Image: Courtesy the artist
Opening Performance and Reception: Guadalupe Martinez: Sensorial Visualities: Embodying Together and Alone
Saturday, June 24 / 2-4PM
Performance: An invitation ~to breathe, touch, feel, move together
Reception to follow
Sensorial Visualities is less a formal exhibition than a proposition to learn together, differently. Drawing on her expansive multi-disciplinary, empathy-led, and haptics-focused artistic practice, Guadalupe Martinez creates an intervention on SFU’s Burnaby Mountain campus that challenges inherited models of Western academia to explore ways of learning that encourage vulnerability over mastery, community over competition, and embodied presence over detached consumption. Her affective process, which includes movement workshops, listening experiments, shared readings, experimental writing, and collaborative performance—all informed by invited guests’ knowledge of somatics, esoterica, dance, sound, philosophy, and Indigeneity—opens to the public as a site for sustained dialogue and the material record of a collaborative research effort. Sensorial Visualities is the first in a series of projects that challenge presumed pedagogical frameworks and open the edges of the university classroom.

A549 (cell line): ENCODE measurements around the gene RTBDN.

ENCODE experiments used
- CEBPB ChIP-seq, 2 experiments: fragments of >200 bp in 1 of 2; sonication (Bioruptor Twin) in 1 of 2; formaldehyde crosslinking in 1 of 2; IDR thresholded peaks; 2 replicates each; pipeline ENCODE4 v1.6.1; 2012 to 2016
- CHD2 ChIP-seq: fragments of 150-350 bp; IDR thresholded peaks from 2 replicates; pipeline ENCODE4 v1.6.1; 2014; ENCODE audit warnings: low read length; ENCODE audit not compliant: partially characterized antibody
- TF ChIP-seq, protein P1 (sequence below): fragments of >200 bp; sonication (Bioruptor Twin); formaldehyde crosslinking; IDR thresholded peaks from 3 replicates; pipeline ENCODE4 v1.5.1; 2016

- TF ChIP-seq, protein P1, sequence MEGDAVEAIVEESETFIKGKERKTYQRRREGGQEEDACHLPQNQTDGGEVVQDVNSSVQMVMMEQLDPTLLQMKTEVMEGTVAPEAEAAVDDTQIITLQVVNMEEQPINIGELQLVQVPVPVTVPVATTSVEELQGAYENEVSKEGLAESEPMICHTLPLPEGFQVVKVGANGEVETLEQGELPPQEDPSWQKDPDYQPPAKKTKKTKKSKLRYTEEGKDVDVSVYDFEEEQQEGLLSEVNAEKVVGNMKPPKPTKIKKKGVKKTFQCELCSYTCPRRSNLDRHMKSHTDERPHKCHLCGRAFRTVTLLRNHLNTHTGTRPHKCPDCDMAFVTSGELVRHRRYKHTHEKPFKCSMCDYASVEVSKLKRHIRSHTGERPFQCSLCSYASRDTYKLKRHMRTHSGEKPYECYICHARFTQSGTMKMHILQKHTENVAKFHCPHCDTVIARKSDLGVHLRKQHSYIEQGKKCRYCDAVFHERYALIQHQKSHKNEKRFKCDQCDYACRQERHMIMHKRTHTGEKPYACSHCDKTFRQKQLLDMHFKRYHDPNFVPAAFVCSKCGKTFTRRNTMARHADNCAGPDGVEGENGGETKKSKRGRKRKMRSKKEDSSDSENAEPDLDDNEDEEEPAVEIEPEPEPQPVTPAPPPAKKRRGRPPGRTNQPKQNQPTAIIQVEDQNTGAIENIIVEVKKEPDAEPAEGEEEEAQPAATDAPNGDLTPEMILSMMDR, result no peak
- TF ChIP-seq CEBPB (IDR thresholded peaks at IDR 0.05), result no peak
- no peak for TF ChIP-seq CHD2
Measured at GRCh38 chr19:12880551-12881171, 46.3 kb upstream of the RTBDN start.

The performance An invitation ~to breathe, touch, feel, move together, involving Martinez’ students and invited members of the artist collective CUERPO, culminates weeks of focused co-learning in the gallery and at various sites on Burnaby Mountain.
Born in Buenos Aires, Argentina, Guadalupe Martinez is an artist and educator now working in Vancouver, conscious of her presence on the unceded territories of the xwməθkwəy̓ əm (Musqueam), Skwxwú7mesh (Squamish) and səl̓ílwətaʔɬ/Selilwitulh (Tsleil-Waututh) Peoples. Martinez makes works that reflect on art, pedagogy, and place with the hope of creating spaces of connection, care, discovery, and future dreaming. Interested in the complex relationships between history and memory, Martinez places the body at the centre of her work. Through somatic practices and collaborative actions, she looks for hidden narratives that may be foundational to individual and collective healing. She is the founding member of CUERPO Collective Body, an ongoing research process that places the body at the centre of knowing and enquires how it may exist within the very function of art production and art education.
Curated by Kimberly Phillips, with assistance from Teresa Donck-Matlock